What I do strongly believe is that there's a lot at stake in whether our polity preserves the possibility of action, not just for presidents and others at the top of the system, but for as many people as possible. Even, audaciously, for every individual person. No one before the modern age believed such a thing was possible; the Greeks and Romans never imagined that everyone, and not just a select few, could be citizens and entitled to the possibility of political action (one might say no one before 1865, or 1920, or 1965, even in the US, but I think that's wrong; the principle if not the practice was there in my view from the start). More than that: I tend to believe that preserving, or more properly creating, the opportunity for action is the best justification for democracy...even if you know that most of the time, most of us are just going to be sheep. And from that, I think you can derive federalism, separate institutions sharing powers, strong, but permeable and not hierarchical parties, a relatively weak bureaucracy, and more.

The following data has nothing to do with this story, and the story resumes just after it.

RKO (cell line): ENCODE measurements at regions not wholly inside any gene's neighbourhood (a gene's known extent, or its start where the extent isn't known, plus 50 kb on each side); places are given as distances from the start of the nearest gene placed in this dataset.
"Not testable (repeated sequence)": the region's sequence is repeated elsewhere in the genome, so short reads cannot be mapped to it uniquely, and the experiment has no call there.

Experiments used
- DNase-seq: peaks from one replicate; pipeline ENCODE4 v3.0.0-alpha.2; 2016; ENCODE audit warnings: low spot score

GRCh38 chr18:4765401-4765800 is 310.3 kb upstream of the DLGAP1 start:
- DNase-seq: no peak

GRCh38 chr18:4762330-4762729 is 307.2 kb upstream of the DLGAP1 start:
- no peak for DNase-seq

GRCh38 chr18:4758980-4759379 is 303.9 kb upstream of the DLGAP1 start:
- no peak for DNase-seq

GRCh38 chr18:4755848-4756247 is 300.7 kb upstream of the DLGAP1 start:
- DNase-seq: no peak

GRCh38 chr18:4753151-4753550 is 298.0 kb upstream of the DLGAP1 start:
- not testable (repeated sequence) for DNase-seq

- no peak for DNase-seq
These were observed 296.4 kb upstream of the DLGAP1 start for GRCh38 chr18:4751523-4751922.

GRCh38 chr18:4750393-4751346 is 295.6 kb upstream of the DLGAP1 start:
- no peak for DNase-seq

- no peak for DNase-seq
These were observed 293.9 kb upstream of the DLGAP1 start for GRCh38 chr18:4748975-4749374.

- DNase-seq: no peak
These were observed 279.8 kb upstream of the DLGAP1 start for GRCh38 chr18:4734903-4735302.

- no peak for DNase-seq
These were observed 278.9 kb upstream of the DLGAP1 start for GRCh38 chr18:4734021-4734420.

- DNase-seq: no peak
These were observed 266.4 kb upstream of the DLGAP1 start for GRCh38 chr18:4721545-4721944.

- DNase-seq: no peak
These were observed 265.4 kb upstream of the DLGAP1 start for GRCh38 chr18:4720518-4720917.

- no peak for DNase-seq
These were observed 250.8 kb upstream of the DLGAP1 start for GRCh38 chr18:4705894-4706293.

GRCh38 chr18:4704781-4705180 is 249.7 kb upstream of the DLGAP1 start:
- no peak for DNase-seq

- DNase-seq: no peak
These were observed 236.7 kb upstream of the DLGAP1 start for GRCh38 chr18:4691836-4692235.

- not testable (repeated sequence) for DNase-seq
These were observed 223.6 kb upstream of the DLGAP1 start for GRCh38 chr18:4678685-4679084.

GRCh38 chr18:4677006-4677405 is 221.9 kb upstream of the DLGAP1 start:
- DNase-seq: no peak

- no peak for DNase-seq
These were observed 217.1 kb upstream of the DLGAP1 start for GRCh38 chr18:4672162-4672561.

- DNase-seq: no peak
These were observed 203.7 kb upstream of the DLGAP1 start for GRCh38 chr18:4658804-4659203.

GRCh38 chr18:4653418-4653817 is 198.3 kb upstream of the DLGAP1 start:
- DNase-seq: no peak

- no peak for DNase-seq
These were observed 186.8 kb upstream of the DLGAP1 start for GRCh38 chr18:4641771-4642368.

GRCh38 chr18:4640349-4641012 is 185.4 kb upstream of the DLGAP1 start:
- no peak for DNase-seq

Which I guess is the final point of why I found Williamson's original article so awful, outside of botching the history: the civil rights movement is one of the great instances of people breaking out of mass behavior to really begin something anew -- and Williamson didn't see it, either within the Democratic Party or in the civil rights movement. It is absolutely critical to recognize agency and action when they happen. Without that, democracy itself is, I'd say, hard to justify.